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Thursday, October 22, 2015

Jumping off the bridge

I was contacted by The Southland Times for comment about the time-honoured practice of jumping from the Riverton bridge into the waters of the Aparima and Pourakino rivers as they prepare to join the Pacific Ocean. This was in response to the drowning of a young man who jumped several nights ago, into the then muddy and swollen water. I said that people had been jumping and diving from the bridge for years and years without incident and that I had dived from the bridge myself, one sunny afternoon and was surprised at how placid the water was, contrary to my expectations. I said I did not believe a ban on jumping from the bridge would be effective and that such an action would just as likely provoke more leaping. I was quoted twice in the Times, on two separate days.
Yesterday, I heard there is talk around the town that I'm proposing to ban jumping from the bridge.



Armchair Critic said...

I like hearing the rumours about me and what I have or haven't done, or said, or been. There are a couple of reasons. One is that some of the things I'm rumoured to have done are so much better than the truth. The more mundane reason is that knowing is better than not knowing, because then the rumour can be managed.
I can see why you'd be aghast at the idea of being labelled as part of the pc brigade, especially when you're not. All I can suggest is that the best approach is to dismiss anyone who says you are the fun police by telling them to go jump off a bridge.
And you're correct, a ban and signs are likely to encourage jumping; that's exactly what happened at a much more dangerous bridge at Mercer.

robertguyton said...

Being assigned to the fun-police ranks is funny and empowering. If people think I can ban something, they are attributing me to much influence, and that's okay by me. I once saw a lad climb the street-light pole and jump in off that, at night. That was something to see. There was no one else there, he couldn't see me. Did it for his own satisfaction.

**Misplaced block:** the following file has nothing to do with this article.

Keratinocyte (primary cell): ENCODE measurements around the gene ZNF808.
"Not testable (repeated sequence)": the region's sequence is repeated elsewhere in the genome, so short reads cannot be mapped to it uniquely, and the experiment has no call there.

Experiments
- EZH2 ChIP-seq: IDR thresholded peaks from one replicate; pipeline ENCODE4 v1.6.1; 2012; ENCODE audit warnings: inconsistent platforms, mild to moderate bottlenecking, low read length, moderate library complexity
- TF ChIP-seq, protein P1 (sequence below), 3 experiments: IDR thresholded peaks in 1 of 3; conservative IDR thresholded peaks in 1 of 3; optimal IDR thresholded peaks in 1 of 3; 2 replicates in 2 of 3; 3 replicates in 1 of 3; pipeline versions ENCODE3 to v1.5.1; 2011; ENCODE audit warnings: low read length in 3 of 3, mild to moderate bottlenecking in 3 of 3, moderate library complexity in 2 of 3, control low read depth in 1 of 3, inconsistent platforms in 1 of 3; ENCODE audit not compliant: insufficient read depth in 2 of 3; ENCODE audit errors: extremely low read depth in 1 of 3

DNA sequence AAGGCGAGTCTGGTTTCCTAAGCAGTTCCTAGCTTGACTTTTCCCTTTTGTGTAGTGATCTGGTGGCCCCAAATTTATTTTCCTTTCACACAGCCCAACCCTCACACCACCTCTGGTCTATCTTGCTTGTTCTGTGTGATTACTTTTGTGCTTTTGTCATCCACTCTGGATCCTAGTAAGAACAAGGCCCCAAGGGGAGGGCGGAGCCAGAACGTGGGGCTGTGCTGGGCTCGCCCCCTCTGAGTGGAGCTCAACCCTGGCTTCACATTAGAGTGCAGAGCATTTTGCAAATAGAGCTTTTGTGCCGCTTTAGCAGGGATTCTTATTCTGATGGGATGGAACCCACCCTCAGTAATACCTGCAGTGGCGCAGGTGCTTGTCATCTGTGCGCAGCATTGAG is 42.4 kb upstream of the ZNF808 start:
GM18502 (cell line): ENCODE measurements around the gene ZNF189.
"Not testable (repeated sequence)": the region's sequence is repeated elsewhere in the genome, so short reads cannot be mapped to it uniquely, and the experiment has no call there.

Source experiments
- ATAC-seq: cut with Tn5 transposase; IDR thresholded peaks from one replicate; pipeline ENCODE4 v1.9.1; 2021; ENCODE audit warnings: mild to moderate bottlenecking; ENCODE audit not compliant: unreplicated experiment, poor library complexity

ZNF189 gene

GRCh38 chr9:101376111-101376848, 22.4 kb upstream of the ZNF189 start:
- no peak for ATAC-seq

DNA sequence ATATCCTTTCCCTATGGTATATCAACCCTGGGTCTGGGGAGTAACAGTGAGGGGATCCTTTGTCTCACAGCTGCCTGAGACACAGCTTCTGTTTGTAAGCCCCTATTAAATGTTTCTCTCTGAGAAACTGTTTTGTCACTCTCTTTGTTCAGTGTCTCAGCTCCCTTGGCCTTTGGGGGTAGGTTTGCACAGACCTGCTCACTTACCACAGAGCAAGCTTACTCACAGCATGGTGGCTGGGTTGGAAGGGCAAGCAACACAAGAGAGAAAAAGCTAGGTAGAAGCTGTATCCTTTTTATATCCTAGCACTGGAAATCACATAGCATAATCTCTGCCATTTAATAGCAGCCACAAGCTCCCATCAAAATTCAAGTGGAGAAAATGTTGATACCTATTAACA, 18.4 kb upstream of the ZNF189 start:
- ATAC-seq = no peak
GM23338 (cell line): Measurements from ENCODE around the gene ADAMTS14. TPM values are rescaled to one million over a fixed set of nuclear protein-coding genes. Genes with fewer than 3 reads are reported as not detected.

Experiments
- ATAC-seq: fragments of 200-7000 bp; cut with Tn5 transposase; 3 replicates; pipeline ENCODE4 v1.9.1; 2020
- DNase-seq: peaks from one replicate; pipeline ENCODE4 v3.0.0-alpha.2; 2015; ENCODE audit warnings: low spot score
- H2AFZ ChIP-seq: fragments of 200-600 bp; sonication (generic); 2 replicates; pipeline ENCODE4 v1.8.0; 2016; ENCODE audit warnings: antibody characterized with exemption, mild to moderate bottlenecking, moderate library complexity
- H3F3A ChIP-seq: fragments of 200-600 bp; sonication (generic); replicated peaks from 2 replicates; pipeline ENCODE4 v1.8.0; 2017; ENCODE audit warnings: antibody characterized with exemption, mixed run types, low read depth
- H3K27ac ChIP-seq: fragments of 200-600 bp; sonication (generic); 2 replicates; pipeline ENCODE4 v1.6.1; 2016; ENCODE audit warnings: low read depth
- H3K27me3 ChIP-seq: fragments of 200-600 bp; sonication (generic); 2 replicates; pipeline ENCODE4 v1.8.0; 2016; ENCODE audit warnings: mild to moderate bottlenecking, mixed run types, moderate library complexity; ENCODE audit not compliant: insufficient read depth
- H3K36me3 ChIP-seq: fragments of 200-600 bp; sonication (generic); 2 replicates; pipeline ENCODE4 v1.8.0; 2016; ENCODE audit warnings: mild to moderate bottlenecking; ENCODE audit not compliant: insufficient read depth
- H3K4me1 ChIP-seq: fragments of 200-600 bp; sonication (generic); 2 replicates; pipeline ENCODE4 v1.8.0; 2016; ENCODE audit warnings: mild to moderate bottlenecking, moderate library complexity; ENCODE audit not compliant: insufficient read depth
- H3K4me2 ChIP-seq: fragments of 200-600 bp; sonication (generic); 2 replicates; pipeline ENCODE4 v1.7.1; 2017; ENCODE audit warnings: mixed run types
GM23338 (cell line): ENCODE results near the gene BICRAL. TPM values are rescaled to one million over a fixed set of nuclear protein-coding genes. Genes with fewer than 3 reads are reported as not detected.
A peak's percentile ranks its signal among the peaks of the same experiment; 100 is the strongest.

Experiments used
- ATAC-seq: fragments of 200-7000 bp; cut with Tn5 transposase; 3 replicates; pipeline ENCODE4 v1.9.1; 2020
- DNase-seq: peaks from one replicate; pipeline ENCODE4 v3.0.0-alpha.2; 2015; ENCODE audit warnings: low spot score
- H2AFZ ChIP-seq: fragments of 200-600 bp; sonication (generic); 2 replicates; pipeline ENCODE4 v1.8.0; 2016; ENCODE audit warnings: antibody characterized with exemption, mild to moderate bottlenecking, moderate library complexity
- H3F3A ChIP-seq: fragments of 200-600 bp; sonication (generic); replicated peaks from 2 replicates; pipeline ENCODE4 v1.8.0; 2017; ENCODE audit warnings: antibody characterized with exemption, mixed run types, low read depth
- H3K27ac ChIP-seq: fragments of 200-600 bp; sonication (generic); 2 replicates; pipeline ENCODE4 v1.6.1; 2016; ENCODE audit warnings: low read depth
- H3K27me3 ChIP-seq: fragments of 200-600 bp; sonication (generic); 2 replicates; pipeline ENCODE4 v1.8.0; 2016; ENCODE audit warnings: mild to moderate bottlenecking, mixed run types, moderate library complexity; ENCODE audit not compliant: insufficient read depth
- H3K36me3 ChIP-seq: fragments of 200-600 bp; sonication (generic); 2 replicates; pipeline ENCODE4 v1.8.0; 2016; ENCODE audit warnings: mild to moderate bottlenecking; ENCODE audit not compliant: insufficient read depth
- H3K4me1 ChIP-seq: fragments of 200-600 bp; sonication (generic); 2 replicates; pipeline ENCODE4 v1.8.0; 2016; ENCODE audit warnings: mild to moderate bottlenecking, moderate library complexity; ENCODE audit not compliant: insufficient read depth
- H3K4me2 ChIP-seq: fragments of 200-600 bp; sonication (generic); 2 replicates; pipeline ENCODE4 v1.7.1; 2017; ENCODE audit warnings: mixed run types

robertguyton said...

Oh, the pole was on the bridge. He landed in the water, many metres below the point he took off from. To clarify.

Philip Todd said...

An important part of growing up is to learn to push the boundaries and challenge your fears. Our role as adults is to be open and explain that while such things are OK to do they should also use their brains and consider the risks. Our children have all humped off the new Cromwell Bridge which is pretty high but into calm water and once when coming home with a group of kids from the rowing in Twizel we stopped at Lowburn so they could all jump off that bridge. When I grew up with two brothers every tree was a challenge but for some reason jumping off bridges was not. We did enjoy jumping off the wharf at Karitane and being swept along by the tide in the channel before the river widened out and I would imagine the Riverton bridge would be exciting when the tide is running

robertguyton said...

I'm amazed, Philip, that you are so open about your children's humping exploits (line 3, Cromwell's a pretty relaxed town but even by their standards...:-)
Did you ever visit Whakarewarewa and see the penny-jumpers leap from the high bridge into the soup below following coins tossed by tourists? I did, as a kid. How they retrieved those coins (they invariably surfaced with a penny or shilling between their teeth) from that opaque water, I'll never know! And how they managed not to land on one of their number already in the soup is equally amazing. I did a lot of high jumping and diving when I was a boy, off rocks and trees and into the Lee and Aniseed rivers near Nelson, so the Riverton bridge was a cinch.

Philip Todd said...

hahaha deserved that much time climbing trees and to little time doing schoolwork perhaps